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AUGUSTUS H. TITUS is a man that has a wide range of experience both in the affairs of life in its ordinary occupations and also in pioneer experiences, having passed through practically all the various vocations usually met with in frontier life, as mining, camping, opening up a new farm, as well as the incidents of danger and adventure with which such existence is frequently attended, beside much fighting with the savages in various places; universally manifesting both a cool and wise judgment and capabilities and valor and courage that are the constituent parts of the true man and progressive spirit.
Mr. Titus was born on July 17, 1843, in Morgan county, Illinois, being the son of Noah and Melissa Titus, and when a child was taken by his parents near Quincy, Adams county, in the same state. He remained on the farm with his parents until he was twenty-one years of age, and then followed the advice of Horace Greeley, and embarked on the weary journey across plains and mountains to the Pacific coast. When as far as the Black Hills on their journey, they were attacked by the Indians, who killed four men, one colored boy, and captured two women, one of whom was released in a few days and the other was detained for three years before she made her escape. The train proceeded from this time to the date of landing in Rye valley without further episode of danger, and Mr. Titus stopped at the last named place and commenced to mine. A short time after he went on to the Willamette valley, and soon was on his way back to Boise, where he mined for a time, and then in 1866 went back over the emigrant road on horseback to southeastern Kansas, where he remained for a number of years.
On January 17, 1872, Mr. Titus married Miss Susan Garner, and to them was born one child, Alice M., now the wife of E.P. Perkins. Mrs. Titus was called hence by death on September 29, 1875, and then shortly after Mr. Titus came to the Willamette valley and in 1877 migrated thence to Baker City, remaining there until 1899, when he again returned to the Willamette valley. In 1899, Mr. Titus again came east of the mountains, and this time settled on a fine farm two miles west from North Powder, where he owns three hundred and twenty acres, which is well improved and has fine buildings, such as a large barn and comfortable and commodious house.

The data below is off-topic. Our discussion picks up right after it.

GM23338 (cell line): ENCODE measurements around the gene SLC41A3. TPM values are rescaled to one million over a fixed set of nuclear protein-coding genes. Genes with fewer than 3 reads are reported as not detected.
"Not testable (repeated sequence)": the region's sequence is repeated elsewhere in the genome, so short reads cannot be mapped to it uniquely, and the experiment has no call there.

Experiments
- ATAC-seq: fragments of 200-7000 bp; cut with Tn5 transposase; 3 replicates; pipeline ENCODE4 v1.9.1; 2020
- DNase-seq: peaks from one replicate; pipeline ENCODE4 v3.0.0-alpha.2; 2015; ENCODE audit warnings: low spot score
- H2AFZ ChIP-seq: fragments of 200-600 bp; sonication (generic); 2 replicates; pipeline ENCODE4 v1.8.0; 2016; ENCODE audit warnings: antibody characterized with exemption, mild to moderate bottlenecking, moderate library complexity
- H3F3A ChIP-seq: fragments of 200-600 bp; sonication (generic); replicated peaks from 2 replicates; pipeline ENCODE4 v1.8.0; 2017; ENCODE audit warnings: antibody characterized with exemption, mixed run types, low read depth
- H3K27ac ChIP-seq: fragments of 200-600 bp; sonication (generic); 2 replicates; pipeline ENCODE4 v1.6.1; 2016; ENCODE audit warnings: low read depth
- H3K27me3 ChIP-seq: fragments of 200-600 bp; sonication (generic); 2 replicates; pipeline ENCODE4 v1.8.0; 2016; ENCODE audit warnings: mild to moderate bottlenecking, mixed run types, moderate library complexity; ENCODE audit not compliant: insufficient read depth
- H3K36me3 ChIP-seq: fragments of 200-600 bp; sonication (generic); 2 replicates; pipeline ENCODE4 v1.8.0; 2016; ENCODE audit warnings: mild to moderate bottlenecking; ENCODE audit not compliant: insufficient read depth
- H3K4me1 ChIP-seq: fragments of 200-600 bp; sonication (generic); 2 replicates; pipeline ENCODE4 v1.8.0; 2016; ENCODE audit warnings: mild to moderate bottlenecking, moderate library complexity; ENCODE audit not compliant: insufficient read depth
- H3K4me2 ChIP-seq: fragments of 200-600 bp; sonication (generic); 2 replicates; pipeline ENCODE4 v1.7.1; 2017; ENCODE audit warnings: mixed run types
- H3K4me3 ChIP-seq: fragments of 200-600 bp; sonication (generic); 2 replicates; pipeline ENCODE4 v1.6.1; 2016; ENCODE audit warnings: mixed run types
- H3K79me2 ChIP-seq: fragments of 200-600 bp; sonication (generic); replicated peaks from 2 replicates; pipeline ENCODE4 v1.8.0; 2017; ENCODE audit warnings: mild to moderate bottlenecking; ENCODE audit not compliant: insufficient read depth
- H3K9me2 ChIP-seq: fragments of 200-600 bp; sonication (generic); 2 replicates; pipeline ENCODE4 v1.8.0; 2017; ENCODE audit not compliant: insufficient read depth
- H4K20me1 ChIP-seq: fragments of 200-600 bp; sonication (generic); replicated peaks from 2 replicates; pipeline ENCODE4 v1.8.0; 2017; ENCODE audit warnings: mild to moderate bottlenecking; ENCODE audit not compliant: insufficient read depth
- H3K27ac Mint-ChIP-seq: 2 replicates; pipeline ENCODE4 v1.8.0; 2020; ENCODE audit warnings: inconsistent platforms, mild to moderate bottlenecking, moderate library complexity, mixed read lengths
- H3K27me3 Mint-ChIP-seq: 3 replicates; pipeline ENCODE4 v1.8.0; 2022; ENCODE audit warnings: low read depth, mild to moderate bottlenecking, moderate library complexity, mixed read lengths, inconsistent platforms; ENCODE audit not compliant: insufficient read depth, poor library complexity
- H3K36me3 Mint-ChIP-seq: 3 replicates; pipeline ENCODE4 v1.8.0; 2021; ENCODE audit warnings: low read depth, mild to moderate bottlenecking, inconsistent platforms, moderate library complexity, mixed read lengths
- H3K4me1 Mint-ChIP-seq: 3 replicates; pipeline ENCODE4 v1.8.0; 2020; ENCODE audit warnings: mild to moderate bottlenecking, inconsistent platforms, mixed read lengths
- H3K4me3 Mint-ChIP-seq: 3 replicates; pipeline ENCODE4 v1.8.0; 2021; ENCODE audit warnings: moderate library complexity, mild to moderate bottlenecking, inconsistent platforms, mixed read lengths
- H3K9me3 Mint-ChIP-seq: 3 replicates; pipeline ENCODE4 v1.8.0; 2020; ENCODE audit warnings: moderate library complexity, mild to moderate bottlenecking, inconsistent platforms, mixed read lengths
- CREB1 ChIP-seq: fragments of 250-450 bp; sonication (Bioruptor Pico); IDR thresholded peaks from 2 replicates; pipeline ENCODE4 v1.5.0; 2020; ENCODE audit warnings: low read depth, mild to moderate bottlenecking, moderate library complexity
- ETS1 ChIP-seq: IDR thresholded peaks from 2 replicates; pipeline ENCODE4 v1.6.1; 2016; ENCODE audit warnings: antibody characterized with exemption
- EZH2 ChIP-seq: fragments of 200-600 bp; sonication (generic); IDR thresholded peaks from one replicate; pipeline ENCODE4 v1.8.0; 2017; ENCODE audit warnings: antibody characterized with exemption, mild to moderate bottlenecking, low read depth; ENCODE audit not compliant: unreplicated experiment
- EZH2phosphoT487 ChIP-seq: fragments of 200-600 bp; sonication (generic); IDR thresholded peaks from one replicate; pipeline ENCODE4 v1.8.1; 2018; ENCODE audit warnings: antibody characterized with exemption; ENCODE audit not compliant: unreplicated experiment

On April 22, 1883, Mr. Titus was married a second time, and the lady of his choice on this occasion was Miss Nettie, daughter of James and Jane Wilson, and they have become the parents of six children: Roland A., Nora J., James, Maud M., Robert N. and Bessie L. Mrs. Titus’ father is dead, but her mother is still living near North Powder. Mr. Titus has had extensive dealings in the various capacities in which he has acted in the many places in which his lot has been cast, and this varied and valuable experience, added to natural sagacity, has placed him in a commanding position of knowledge of the affairs of life, and he is looked up to and esteemed by his fellows generally. In addition to the trouble with the Indians that he encountered in the journey across the plains, he has had several skirmishes with them and has displayed both courage and bravery in these times. In addition to the other pursuits of frontier life he was engaged for some time in freighting. He also now handles much stock as well as raising the fruits of the ground, and he is one of the leading farmers and stockmen of the vicinity.